Net Metering

From energypedia


Net-metering is:

  • a regulatory model that allows electricity producers to "export“ surplus electricity from variable energy sources in the national / regional / local grid, and use the "exported“ electricity to balance out deficit, allowing households / investors to meet their own electricity demand with their own production[1].
  • a system, in which the active current / electricity generated by consumers in decentralized micro- and mini- generators, is offset with the metered consumption[2]

How does net metering work?

Net metering means that both the electricity produced and consumed by a household or investor is measured. The prerequisite for net metering is economic viability of the net-metered electricity source compared to the grid price. This is also referred to as grid parity, a situation where it is cheaper to produce one's own electricity than to buy it from the national utility.

The basic elements of net metering are:

  • Electricity generation: electricity is usually generated by a small renewable energy system, permitting households or other small-scale investors to produce their own electricity.
    Illustration net metering.png
    Net Metering Illustration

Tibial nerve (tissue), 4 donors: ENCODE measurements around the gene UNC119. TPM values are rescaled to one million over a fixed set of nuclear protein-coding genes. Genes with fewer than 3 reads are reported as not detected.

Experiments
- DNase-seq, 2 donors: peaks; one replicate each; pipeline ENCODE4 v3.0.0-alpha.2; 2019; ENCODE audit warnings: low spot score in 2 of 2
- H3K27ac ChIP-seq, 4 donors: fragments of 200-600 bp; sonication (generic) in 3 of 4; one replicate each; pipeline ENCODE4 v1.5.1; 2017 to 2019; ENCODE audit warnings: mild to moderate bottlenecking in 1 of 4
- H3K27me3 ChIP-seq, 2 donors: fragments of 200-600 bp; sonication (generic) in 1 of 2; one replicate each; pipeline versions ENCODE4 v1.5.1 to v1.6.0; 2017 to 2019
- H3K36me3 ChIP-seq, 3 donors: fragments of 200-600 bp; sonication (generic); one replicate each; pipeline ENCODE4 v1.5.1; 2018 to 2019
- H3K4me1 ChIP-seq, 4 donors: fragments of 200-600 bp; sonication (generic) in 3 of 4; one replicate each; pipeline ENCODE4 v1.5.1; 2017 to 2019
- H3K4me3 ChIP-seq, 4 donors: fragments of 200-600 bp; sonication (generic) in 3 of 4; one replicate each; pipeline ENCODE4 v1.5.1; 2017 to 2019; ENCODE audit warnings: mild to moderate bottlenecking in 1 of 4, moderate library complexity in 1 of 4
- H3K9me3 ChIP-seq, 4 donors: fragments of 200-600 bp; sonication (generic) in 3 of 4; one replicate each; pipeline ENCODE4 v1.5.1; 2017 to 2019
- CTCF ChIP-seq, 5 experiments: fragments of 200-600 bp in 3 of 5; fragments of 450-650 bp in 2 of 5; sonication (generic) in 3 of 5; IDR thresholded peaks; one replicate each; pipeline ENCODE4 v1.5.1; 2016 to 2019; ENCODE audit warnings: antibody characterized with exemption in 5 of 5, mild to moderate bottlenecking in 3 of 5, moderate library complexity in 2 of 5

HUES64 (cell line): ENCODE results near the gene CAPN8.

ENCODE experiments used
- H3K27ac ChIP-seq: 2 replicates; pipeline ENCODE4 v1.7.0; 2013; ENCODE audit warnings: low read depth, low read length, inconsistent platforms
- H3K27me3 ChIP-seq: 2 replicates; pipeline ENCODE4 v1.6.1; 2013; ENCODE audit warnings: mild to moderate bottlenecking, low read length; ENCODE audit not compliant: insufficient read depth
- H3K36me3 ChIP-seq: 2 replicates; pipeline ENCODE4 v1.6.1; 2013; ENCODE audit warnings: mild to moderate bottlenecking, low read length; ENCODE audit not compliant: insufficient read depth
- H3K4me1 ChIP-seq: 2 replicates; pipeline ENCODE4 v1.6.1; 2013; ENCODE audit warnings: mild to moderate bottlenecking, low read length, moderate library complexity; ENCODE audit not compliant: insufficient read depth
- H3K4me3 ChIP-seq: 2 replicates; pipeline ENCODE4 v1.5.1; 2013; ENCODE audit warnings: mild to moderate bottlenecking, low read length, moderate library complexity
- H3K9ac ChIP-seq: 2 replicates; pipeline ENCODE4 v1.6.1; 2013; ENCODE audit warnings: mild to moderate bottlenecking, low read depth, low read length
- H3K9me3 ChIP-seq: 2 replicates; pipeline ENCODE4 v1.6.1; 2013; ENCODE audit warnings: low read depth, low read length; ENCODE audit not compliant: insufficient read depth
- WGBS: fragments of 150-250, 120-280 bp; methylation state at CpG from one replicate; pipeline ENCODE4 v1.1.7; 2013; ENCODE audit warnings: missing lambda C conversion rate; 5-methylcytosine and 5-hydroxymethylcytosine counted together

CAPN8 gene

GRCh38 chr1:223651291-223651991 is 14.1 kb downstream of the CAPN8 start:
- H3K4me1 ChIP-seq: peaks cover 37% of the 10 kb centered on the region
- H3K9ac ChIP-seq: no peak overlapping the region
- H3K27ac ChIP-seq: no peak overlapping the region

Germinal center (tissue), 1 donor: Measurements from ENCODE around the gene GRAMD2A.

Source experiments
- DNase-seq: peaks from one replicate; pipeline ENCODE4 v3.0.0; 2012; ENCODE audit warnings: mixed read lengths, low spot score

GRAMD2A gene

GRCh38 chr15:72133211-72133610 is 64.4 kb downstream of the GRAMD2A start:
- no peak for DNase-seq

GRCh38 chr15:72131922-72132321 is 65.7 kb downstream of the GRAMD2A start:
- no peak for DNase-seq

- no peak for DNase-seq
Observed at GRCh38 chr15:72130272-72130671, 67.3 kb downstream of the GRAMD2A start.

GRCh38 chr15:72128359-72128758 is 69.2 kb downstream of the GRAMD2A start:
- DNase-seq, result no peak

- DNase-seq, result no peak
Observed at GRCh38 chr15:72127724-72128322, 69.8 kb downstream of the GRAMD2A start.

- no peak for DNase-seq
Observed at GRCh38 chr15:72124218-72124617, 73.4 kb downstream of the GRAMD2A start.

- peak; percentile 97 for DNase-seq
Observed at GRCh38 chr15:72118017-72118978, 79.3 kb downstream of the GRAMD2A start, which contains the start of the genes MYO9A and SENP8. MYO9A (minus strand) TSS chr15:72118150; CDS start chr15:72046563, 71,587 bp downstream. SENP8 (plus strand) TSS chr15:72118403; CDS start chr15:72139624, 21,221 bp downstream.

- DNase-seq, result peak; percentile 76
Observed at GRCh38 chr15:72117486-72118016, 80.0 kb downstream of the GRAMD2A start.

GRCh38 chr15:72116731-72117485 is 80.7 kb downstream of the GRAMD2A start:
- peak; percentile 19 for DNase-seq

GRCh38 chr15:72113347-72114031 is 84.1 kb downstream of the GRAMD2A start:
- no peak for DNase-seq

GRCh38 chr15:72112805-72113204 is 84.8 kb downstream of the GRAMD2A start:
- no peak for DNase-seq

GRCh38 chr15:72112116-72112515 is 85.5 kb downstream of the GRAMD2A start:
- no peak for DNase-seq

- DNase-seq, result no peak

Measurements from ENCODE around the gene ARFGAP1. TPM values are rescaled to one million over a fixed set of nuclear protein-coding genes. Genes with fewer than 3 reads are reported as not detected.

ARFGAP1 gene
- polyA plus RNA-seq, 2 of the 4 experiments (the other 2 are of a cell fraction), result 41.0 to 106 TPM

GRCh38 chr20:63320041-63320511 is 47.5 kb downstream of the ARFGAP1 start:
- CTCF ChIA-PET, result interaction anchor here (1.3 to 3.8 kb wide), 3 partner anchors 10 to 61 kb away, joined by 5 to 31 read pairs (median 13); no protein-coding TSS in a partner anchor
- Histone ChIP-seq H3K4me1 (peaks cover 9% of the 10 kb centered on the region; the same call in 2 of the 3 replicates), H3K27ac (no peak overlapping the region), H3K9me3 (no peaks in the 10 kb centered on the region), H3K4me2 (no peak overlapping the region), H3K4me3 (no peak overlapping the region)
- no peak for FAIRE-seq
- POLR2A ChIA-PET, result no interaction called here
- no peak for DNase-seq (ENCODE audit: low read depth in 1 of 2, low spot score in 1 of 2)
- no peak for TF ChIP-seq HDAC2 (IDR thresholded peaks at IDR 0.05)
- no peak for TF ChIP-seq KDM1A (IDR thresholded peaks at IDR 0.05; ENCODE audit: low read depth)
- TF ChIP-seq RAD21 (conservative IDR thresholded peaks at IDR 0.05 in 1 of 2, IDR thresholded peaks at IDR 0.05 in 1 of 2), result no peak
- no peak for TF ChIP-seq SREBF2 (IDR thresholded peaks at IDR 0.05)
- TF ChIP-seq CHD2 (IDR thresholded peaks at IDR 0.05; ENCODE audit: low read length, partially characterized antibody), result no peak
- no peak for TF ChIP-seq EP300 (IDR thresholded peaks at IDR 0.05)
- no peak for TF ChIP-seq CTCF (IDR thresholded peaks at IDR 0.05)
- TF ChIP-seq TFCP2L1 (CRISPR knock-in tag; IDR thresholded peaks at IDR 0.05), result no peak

• Tailored to match consumption: electricity generation should be sized to match consumption.[3]

  • Grid connection: the net metering system is integrated with the grid. Surplus electricity produced is fed into the grid (e.g. during the day with solar PV), while any deficit in production is compensated by electricity taken from the grid (e.g. during the night with solar PV)[4].

  • Metering: measuring the electricity produced and consumed can be done in two ways:
Net metering with 2 meters.png
Net Metering with two Meters

  1. Using one, reversible meter that measures both the electricity consumed and produced.
  2. Using two meters - one measuring production, the other consumption. In many cases, this dual-metering system is preferred since it allows for production and consumption to take place in different areas, and for the application of different rates for production and consumption.[5]

  • Billing: billing is based on the net amount of electricity consumed per billing period - in other words, the difference between the amount of electricity consumed and the amount produced. If a household produces more electricity than it consumes, the surplus can usually be carried over (many times with a validity time limit attached), or be given to the utility without any compensation.

How and Where Has Net Metering Been Applied

Net metering has been successfully implemented in both developed and developing countries.

While the ways in which these countries have gone about impelenting the regulation differs according to the context, several elements are recurring:

  • Net metering is usually focused on smaller system sizes, in most cases with a set limit in terms of the % contribution of net metered systems to the overall energy mix.
  • There are different technologies included in each country's regulations, although solar PV and wind usually feature in almost all settings since variable energy sources benefit considerably from net metering.

The following table provides an overview of countries where net metering policies are currently in use:[6]



Energy sources

Size limits

Contribution limits





Wind, solar PV or hybrid(wind/solar)